In 1913, Henry Lane Wilson, the US ambassador to Mexico, conspired with generals to
betray and murder President Madero: the first freely elected president of Mexico.
Wilson worried that Madero was too much of a "bleeding heart" and would
hurt the foreign businesses (especially the US) who owned 99 percent of the wealth
in the country. Wilson set up General Huerta and new cabinet members. Appeals were
sent to US President Taft from Madero's wife and the Texas legislature -- but no
response ever came. Huerta then sanctioned
the murder of Madero -- who was officially "shot while trying to escape".
In 1914, with war brewing in Germany, a mob of 500 St. Louis, Missouri residents tore the clothes
off of a German American, bound him with a US flag, and lynched him.
In 1915 President Wilson invaded Haiti, and in 1916 he invaded the Dominican Republic.
In these countries US troops murdered and destroyed., political systems
were dismantled, and brutal, corrupt dictatorships were left in their stead.
In 1917, Karl Muck, the German-born conductor of the Boston Symphony refused to
play the Star Spangled Banner. He was arrested and deported for this. It's
still not clear what law he had broken.
Between 1917 and 1918 three assaults on free speech were passed into law, culminating in
the Sedition Act. The government suppressed the free speech of dissenting groups such as
the American Socialist Party, Industrial Workers of the World, and pacifists.
In support of these violations of the Constitution, Attorney General Thomas Gregory
made the ironic and revealing statement:
"Free expression of opinion is dangerous to American institutions."
Mob violence against African Americans had been going on for a very long time in the US.
But 1919 witnessed some of the worst episodes of this particular madness.
That summer came to be called the "Red Summer" in reference to the blood that flowed in the streets. Attacks occurred in Tulsa, Oklahoma; small-towns in Texas; Charleston, South Carolina; Knoxville, Tennessee; Washington, D. C.; and Omaha, Nebraska. The worst riot hit Chicago -- it lasted for five days. Only intervention by the Illinois National Guard brought peace to the city.
In 1919 the League of Nations was formed. It was the precursor of the United Nations,
and like that organization, was created to encourage dialogue between nations and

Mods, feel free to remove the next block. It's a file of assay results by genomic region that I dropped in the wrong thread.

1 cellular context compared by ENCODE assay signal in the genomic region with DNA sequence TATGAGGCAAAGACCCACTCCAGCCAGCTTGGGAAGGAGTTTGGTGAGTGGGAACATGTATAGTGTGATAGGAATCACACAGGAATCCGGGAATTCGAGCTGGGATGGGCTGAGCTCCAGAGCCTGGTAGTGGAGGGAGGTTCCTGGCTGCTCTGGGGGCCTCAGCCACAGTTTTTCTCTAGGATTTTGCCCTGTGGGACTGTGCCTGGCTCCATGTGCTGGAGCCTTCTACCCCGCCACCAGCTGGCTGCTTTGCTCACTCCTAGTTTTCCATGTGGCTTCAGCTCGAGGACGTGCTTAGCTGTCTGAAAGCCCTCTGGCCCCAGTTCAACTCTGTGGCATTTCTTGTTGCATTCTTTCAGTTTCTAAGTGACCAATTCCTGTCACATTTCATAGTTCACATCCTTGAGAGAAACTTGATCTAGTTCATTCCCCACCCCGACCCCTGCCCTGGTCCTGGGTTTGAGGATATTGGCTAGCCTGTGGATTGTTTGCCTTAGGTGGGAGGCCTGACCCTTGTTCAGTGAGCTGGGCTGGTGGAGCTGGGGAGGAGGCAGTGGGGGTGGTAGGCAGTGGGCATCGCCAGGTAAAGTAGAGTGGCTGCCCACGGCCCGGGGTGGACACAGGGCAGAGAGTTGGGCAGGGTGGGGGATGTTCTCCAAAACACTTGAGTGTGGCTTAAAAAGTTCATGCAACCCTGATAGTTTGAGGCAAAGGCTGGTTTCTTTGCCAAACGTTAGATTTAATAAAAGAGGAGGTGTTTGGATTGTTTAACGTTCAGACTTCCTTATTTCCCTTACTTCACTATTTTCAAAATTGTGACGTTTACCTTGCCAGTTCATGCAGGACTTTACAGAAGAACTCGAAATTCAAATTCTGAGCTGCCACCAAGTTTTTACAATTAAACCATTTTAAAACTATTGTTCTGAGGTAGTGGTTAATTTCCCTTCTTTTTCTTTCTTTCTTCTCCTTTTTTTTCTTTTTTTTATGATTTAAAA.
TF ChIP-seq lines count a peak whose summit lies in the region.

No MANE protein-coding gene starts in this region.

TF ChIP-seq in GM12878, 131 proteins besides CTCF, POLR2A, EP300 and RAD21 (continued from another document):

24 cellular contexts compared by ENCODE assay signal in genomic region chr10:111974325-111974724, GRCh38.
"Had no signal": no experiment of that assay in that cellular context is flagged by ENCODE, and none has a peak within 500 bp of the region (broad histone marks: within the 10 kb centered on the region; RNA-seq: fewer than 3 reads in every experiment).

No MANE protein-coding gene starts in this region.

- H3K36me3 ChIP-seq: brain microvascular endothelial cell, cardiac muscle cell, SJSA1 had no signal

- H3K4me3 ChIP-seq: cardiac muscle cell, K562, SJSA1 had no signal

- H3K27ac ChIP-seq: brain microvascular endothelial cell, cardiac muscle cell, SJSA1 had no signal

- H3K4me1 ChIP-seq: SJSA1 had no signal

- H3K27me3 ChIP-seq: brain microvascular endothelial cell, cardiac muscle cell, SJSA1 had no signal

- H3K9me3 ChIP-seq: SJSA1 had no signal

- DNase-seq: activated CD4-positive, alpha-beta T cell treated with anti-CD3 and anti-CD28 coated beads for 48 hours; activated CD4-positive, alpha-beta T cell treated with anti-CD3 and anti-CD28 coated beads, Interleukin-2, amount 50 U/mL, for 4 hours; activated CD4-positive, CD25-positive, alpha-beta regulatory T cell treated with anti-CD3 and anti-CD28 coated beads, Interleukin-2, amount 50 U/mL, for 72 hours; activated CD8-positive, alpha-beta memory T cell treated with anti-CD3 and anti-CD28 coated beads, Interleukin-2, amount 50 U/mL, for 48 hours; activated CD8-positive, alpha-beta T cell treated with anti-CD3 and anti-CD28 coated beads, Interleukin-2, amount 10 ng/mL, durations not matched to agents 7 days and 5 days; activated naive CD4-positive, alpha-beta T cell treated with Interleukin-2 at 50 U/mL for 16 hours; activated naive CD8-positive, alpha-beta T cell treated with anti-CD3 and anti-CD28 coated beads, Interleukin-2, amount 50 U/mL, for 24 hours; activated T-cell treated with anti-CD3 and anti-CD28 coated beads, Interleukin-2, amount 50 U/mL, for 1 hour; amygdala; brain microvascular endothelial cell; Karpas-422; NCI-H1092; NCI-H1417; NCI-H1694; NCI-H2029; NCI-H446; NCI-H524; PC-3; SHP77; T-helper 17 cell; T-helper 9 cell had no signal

help to prevent war. The United States refused to join.
In 1920 the New York legislature passed the Lusk bill. Similar to the McCarthyism
that would plague this country 30 years hence, the bill instituted secret
police who sought out citizens who were critical of the US. In the same year, the state
of Wisconsin passed the "Pure History" law, which required investigation
into any school textbook which "defames our nation's founders or misrepresents
the ideals and causes for which they struggled." In other words, what could
be taught about history was being mandated by the government. Children were more
likely to be taught the myth of George Washington cutting down the cherry tree, than
to learn about his being a self-confessed murderer or how he earned the name "Town Destroyer"
from the indigenous people.
But the most memorable thing about the year 1920 was that women in the United
States were, at long last, given the right to vote! Unfortunately, the
Equal Rights Amendment, first introduced in 1923, did not gain passage until
1977 -- and then failed to be ratified by the states.
In 1921 President Harding assigned responsibility for naval oil reserve lands
to the Department of the Interior. This act itself was later ruled illegal, but
the real scandal (which came to be known as the Teapot Dome Scandal) was how
the Secretary of the Interior, Albert Fall, subsequently handled his new
responsibility. In 1922 Fall secretly granted exclusive rights to the Teapot Dome reserve in
Wyoming to the Mammoth Oil Company, and other oil reserves to the Pan American Petroleum Company.
In exchange, Fall received cash and no-interest "loans" from the companies.
Subsequent investigations led to the conviction of Fall,
the first ever for an active cabinet member. The investigations also revealed
that Harding's administration was the most corrupt collection of
officials since the Grant administration. These officials of the US government
came to be called the "Ohio Gang" in light of their criminal activities.
In 1940, President Franklin Roosevelt appointed Breckinridge Long to the post of